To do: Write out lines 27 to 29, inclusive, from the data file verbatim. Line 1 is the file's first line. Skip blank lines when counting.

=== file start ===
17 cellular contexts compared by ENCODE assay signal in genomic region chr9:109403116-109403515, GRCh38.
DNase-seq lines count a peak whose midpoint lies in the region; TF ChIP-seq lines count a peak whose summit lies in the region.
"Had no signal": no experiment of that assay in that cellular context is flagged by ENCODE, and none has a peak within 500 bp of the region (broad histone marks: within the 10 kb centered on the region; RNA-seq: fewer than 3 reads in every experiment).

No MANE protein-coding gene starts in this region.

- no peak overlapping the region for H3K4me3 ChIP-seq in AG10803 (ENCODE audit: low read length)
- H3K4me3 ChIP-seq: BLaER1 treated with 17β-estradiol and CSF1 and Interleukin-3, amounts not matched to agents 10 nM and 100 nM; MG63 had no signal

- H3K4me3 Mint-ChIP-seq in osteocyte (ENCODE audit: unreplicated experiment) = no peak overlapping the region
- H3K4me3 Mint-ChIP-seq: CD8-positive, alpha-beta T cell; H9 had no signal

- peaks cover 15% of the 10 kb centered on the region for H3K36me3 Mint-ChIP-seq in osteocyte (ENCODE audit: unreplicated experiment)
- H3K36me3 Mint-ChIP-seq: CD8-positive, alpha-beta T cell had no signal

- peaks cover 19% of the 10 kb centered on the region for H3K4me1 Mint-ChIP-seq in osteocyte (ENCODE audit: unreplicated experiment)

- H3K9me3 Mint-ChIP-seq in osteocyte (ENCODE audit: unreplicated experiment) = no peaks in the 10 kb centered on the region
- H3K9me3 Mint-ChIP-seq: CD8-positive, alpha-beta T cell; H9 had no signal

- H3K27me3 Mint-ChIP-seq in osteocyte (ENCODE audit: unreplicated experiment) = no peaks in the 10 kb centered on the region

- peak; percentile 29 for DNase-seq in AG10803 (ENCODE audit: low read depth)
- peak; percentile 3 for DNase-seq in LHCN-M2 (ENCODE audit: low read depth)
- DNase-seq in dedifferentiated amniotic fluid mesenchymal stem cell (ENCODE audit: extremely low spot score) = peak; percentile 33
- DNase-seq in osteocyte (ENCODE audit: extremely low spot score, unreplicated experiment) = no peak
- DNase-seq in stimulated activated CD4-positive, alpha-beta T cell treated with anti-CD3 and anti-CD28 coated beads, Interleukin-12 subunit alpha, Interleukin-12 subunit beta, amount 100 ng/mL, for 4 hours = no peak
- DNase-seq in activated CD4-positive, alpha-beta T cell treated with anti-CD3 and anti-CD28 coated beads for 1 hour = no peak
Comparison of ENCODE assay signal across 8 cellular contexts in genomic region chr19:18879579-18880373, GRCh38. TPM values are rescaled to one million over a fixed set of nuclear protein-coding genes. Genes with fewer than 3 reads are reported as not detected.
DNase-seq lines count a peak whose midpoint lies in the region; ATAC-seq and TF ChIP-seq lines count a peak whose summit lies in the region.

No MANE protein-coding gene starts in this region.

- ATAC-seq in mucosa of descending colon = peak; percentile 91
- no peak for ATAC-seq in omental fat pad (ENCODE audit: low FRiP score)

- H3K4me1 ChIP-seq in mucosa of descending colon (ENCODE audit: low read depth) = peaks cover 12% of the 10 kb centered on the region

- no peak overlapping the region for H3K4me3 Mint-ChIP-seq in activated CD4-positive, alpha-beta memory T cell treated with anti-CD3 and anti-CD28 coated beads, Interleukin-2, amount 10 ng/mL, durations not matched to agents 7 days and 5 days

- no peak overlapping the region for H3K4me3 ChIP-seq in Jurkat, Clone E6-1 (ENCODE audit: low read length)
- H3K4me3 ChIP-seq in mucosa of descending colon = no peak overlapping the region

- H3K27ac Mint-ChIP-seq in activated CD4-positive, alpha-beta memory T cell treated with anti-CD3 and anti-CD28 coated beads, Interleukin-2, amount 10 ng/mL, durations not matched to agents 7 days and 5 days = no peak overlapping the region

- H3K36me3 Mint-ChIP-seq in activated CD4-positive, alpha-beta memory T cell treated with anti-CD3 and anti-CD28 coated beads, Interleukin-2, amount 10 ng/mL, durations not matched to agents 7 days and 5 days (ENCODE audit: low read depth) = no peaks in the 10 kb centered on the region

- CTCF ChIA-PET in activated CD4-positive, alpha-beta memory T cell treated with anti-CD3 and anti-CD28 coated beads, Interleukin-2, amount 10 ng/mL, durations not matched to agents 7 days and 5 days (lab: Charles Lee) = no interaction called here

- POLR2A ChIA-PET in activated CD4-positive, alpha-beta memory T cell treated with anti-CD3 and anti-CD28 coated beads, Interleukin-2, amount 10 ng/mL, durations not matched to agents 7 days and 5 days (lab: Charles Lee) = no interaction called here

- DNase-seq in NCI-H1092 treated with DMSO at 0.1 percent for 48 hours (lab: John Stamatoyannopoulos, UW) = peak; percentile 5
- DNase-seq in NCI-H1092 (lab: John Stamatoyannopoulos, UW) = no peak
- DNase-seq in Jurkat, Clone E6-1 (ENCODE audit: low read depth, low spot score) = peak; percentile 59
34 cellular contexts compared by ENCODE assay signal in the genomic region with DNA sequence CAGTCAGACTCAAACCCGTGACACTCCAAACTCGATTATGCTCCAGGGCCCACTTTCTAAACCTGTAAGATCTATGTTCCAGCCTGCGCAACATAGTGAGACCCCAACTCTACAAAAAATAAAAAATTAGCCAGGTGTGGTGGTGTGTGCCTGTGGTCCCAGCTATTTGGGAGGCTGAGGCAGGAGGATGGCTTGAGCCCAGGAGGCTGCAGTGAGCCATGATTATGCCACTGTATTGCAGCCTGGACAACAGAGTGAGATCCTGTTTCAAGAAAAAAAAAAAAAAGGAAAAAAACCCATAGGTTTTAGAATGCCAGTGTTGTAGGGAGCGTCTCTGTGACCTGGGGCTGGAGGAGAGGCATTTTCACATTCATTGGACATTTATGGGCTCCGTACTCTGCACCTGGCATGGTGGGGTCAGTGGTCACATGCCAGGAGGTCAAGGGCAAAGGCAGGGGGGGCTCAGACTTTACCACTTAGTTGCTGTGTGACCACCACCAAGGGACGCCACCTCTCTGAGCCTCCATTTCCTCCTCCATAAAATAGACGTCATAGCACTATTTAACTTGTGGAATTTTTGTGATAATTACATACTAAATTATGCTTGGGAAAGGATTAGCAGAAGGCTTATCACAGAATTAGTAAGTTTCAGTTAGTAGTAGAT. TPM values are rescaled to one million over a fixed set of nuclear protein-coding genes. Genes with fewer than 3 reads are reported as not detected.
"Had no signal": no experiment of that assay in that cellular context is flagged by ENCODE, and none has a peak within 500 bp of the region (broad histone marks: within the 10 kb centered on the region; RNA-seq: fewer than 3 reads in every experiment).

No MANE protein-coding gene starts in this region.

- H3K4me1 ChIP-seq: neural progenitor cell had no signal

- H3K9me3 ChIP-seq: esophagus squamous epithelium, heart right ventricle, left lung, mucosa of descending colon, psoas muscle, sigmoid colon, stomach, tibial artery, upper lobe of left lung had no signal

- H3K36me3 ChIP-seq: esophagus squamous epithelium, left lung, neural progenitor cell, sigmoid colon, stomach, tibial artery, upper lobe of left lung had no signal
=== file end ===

- no peak overlapping the region for H3K4me3 Mint-ChIP-seq in activated CD4-positive, alpha-beta memory T cell treated with anti-CD3 and anti-CD28 coated beads, Interleukin-2, amount 10 ng/mL, durations not matched to agents 7 days and 5 days

- no peak overlapping the region for H3K4me3 ChIP-seq in Jurkat, Clone E6-1 (ENCODE audit: low read length)
- H3K4me3 ChIP-seq in mucosa of descending colon = no peak overlapping the region